I'd be more worried if I was still a PL/SQL developer - once Fusion comes out, the Oracle world moves more to Java as it's a cheap resource, and Oracle technical development as we know it changes completely.

Good luck.

the_rangdo
15th July 2010, 13:39
Similar issue with me, I've been using SAS for 15 years (variety of uses from warehousing to reporting) but have always missed out on the shiny new SAS toys.

A lot of gigs now ask for DI Studio, which is just a nice pointy-clicky code generator at the end of the day.

Thankfully I managed to win a course of my choice and picked DI Studio then told current gig that I can do the job code-wise, I've been on a course but not used the interface in a commercial environment.

They were happy to allow me to learn on the job as long as I put a little extra effort in (few extra hours here and there)

I suppose the moral is a bit of luck is involved, in my case a client that was happy to recognise I have the ability to do the job but just haven't used the latest tools. The main thing is to be able to demonstrate you're capable.

northernladuk
15th July 2010, 14:33
Most of the Contractor Guides you read bang on about "not letting your skills get out of date" my point is ... how do I (as a contractor) get real experience in skills that I've only learnt in the classroom or by self study? As a permie you just moan a bit about lack of training and development and then get moved around and sent on a course ... as a contractor you cant get a job if you don't have the relevant experience, so you cant get the experience and cant get a job! Sounds like a catch 22 to me but surely people have progressed as contractors into other areas? How have people managed this?


You are a business now so the main onus on having skills required sits squarley on your shoulders and investment has to be made. Paying for, and attending courses is par for the course. Get the certs first, get yourself a contract, any contract second. With a bit of luck you can get a role using your main skills and whilst on the contract you can attach yourself to someone that is experienced in the technology you are interested in. You can either get an awareness of the technology by asking or even better you can slide yourself in to that role with your current client. I wouldn't advise taking a course and then holding out for a role with that technology. You still have a living to make in a tough market.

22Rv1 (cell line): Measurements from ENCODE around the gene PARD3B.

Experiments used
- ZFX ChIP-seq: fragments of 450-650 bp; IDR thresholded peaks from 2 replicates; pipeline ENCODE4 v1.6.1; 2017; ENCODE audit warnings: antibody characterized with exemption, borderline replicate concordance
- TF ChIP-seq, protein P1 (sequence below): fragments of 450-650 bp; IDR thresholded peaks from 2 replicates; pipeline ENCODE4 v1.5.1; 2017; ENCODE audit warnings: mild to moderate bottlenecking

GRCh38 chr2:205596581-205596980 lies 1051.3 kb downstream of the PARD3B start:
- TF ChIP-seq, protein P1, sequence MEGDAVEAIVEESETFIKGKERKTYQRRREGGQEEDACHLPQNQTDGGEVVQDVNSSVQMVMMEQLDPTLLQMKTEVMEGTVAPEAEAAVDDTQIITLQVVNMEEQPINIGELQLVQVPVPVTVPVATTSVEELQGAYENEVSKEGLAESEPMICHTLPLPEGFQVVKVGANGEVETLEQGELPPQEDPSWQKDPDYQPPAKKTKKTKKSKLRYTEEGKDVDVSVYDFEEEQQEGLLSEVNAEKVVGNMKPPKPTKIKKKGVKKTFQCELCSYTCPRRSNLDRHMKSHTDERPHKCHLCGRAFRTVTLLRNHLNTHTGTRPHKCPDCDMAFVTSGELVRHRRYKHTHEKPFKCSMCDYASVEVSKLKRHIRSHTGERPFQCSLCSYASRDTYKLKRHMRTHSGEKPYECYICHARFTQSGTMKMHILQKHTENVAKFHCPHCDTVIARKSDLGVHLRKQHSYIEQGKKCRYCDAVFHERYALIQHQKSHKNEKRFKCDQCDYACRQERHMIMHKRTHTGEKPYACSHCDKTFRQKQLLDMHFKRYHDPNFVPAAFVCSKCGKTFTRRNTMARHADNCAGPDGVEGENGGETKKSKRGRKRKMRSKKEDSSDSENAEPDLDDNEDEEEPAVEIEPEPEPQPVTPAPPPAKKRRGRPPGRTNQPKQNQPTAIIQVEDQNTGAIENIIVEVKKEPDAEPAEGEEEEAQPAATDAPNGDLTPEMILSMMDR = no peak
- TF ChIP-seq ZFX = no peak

If you do have a very nice payout that will sustain you why not trawl the charity companies and offer your services and a very low or even free rate. Do that for a month or three, deliver something of use to them and then stick that down on your CV. If possible create a home project based on a real life situation so you can say you have at least developed your skills.

Apart from that cross everything you have and start applying. There is of course the option to buff up your CV with some exaggerrated experience and hope you can hit the ground running when you get there but the fall out of this going wrong doesn't bear thinking about and getting kicked of a contract so early will be very difficult to shrug off.

TheFaQQer
15th July 2010, 15:19
I went to Goa to do my OCP DBA training and exams - three weeks in the sun, 1:1 tuition, 5* hotel. And cheaper than a five day course in Reading.

OCP needs to have done at least one hands-on training course (presumably to bring more money into Oracle Education), so it was worth it to go that far and enjoy it more.

PaulTill2508
15th July 2010, 16:40
Thanks for all your replies - really helpful and appreciated.

I'm already certified up to my neck as an Oracle DBA (OCP 9,10,11 and OCM 10), I like the idea of getting and Oracle Apps certification and playing on the core DBA skills - seen a lot of Apps work knocking around.

You are quite right about the Oracle self managing thing, if anything from 8-->11 its got more complicated! I was more thinking about less people using Oracle and moving to other types of RDBMS thus leaving me out in the cold (SQL Server seems much more popular these days), so I'd like to have a backup skill set really.

Glad to hear that split contracts are possible - hopefully this will be my best play, go for a DBA role with some secondary development requirements, or a core DBA with Apps and SQL Server ... time to get some SQL Server and Oracle Apps certifications!

Thanks again for all your input.

Paul

TheFaQQer
15th July 2010, 20:59
I'm already certified up to my neck as an Oracle DBA (OCP 9,10,11 and OCM 10), I like the idea of getting and Oracle Apps certification and playing on the core DBA skills - seen a lot of Apps work knocking around.


You should be able to play on the OCM quite a lot - IIRC, there's not too many about.

If you want real DBA work, then stay away from the Apps side of things. There's a lot more restriction about what Oracle let you do with the database outside of eBusiness Suite than within it.